Following on from my blog post yesterday, I am happy to share another story with you all about people living with chronic conditions/pain.
If you haven’t had a chance to read my first story by the wonderful Hannah Gerken suffering with chronic conditions and how she lives with it day-to-day then please feel free to scroll down and give it a read. It’s an eye-opening read and shows how brave these people are out there in the world who suffer every day with a painful and debilitating condition every single day – an invisible condition. I feel so passionately about this because not only do I currently suffer with an invisible condition – severe chronic back pain that has so far lasted over 8 years and I have had very few people around me truly understand and support me, but also because for years I couldn’t find any support or reassurance online either. I didn’t know anyone else who suffered with chronic pain or a chronic condition so I felt completely and utterly alone and this made everything so much worse for me. I couldn’t find any support groups or blogs online either talking about chronic pain and/or conditions and that, too, made everything seem worse for me. So, I want to be able to share as many people’s stories on my blog as possible so that people can read them and feel less alone in their suffering and people who don’t suffer with a chronic condition can read these stories to become more aware and educated on the subject to help others.
As I have said in my previous blog post, I want to completely dedicate these posts to the heroes who wrote them and shared their stories with me. None of this is my doing, none of this is me, it’s all completely them and if it wasn’t for these amazing people I wouldn’t have a blog post in the first place. This is all down to the bravery of these people who want to share their stories purely to raise awareness hoping to help, reassure, support and educate others.
My second story is written by the incredible Dustin Steeves. He suffered with severe, debilitating, chronic back pain for a few years. Here is his story:
My story started in 2014.
My back had started bothering me at work, but since I work in construction I had just assumed it would pass. I was already no stranger to bumps bruises and aches in the workplace.
A few weeks later, the pain had t subsided, so I went to my Dr, who immediately referred me to a spinal specialist.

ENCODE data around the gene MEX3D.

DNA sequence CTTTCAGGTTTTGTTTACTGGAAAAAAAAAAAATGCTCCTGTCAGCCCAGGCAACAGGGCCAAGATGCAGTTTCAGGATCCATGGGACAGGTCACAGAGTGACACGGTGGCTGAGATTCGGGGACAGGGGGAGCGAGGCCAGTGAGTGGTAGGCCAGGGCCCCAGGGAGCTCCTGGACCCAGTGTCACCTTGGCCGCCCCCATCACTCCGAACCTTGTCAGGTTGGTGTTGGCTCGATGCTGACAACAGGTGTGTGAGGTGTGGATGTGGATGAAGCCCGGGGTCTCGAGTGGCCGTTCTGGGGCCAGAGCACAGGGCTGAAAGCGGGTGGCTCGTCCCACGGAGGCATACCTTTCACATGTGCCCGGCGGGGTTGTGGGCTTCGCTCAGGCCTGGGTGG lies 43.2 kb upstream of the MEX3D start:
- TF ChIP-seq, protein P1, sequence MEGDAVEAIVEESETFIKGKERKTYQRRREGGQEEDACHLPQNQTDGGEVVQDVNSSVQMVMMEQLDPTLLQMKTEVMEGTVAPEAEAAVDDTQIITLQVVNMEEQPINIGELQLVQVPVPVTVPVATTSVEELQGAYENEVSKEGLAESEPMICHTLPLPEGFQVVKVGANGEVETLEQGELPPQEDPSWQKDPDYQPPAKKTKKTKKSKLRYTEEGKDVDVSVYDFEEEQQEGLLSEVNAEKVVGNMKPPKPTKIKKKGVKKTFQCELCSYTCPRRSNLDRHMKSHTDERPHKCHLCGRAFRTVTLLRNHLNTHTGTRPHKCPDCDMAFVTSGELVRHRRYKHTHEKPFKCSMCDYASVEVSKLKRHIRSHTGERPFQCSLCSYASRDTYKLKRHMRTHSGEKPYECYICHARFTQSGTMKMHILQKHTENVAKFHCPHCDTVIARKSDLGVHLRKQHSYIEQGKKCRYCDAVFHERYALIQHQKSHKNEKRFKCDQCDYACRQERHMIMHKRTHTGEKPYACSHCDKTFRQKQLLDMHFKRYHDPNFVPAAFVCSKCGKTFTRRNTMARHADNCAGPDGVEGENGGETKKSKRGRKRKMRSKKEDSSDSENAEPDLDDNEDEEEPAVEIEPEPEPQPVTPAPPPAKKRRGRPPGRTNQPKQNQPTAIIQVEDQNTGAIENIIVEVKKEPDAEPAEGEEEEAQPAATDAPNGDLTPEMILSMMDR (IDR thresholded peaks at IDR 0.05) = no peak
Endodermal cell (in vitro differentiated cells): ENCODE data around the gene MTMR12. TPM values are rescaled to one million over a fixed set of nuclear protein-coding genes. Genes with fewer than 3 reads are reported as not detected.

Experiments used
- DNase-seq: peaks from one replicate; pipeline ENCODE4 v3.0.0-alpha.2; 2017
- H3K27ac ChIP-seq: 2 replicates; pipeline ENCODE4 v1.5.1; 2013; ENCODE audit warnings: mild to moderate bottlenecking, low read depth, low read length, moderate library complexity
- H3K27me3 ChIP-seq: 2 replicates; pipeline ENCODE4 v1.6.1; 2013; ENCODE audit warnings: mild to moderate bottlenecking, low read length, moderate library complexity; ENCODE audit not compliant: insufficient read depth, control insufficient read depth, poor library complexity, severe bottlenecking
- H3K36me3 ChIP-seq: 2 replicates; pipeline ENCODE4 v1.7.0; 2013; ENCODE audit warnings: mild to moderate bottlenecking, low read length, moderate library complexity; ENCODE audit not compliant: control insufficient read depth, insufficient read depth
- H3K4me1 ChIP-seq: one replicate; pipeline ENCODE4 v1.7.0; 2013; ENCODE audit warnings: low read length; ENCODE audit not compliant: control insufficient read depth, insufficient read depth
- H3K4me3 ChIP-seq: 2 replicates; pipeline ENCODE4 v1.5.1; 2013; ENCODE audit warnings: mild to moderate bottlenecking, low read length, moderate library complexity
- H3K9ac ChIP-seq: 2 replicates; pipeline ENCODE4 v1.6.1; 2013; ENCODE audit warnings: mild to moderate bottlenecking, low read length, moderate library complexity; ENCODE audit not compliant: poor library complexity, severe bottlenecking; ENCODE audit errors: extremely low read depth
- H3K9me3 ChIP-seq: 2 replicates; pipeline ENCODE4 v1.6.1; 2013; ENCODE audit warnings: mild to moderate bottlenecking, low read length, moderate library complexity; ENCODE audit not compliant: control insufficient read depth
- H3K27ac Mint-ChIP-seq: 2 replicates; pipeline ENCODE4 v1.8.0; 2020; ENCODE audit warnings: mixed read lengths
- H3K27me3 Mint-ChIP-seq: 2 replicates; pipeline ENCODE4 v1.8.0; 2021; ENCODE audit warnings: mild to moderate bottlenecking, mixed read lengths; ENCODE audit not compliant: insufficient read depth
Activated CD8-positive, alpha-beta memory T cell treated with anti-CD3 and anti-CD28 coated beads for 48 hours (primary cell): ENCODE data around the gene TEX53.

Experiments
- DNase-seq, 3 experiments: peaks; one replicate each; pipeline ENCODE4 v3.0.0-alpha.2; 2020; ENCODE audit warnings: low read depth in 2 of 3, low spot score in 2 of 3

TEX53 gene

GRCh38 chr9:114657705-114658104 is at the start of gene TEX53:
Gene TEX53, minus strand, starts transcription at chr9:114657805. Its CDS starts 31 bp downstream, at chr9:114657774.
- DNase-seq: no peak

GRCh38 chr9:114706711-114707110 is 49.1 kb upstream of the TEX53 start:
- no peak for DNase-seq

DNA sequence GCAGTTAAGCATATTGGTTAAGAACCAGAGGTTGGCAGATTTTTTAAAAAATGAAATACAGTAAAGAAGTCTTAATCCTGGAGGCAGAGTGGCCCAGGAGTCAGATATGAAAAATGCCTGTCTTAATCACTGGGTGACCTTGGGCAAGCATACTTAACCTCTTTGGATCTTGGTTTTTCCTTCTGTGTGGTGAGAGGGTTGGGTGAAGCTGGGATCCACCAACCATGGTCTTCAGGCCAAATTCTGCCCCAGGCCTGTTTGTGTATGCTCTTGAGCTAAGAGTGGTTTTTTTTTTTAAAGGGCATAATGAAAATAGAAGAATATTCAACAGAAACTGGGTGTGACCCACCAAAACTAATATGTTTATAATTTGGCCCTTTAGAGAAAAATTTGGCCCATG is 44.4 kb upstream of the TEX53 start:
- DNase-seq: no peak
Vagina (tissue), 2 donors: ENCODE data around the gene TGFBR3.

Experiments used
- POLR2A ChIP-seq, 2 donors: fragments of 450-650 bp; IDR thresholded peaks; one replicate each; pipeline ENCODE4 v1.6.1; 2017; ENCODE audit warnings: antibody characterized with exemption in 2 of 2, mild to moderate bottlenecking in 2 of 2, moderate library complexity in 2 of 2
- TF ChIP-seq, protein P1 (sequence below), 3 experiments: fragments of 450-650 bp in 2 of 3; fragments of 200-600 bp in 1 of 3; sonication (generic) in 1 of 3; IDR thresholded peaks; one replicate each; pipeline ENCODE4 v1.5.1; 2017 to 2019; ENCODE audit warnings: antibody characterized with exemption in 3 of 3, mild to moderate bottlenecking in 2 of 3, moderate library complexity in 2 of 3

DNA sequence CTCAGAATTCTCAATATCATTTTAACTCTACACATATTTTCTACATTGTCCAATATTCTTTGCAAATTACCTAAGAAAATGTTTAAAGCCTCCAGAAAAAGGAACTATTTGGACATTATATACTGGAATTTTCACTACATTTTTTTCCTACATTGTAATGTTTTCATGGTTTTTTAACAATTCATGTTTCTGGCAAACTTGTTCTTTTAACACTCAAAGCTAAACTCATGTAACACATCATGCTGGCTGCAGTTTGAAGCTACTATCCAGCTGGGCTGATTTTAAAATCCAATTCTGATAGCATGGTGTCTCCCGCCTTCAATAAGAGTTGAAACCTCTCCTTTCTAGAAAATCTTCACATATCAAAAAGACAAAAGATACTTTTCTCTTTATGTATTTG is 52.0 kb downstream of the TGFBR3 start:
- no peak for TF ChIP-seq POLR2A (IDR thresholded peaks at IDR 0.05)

From there, I went to the Spinal Pathways Clinic in Saskatoon, Canada and was slated in for a CT scan.
They had found severe herniation between my L4 and L5 vertebrae and the two vertebrae themselves had begun to degenerate and rub against each other, cutting into my sciatic nerve.
A short while after this, I was declared unfit to work due to waking up and not being able to feel my legs, and I couldn’t walk. That day was one of the scariest of my life.
I was sent to a chiropractor, sent for spinal injections, and after a year of trials and experiments, was finally advised to start thinking about surgery.
Because my condition was so advanced, surgery was not initially recommended due to the amount of trauma in my back.
I was made aware that there was a chance I may not be able to walk again if anything went wrong while I was under.
In spite of this I opted for surgery, as I hadn’t experienced a day without excruciating pain in nearly two years.
Waking up the day of surgery was absolutely terrifying. I thought that may be the last day I’d have control of my legs.
Luckily, everything went fine. I was in the extremely capable hands of my surgeon and woke up from my surgery without pain in my back and legs for the first time in ages.
I immediately went into tears of joy.
The road ahead was long, and I had to basically learn how to walk again.
I had my L4 and L5 vertebrae shaved down, and had an artificial disc injected in between them.
Eight weeks later I was cleared for work and sports, and jumped right back into everything I loved.
It was the most satisfying feeling in the world being able to play hockey again. Being able to work again. Being able to take care of myself again.
My back will never be as strong as it once was, and it may cause me problems in the future, but I would highly recommend surgery to anybody experiencing even an eighth of the pain I was in.
A big thank you to Dustin for sharing his story. 🙂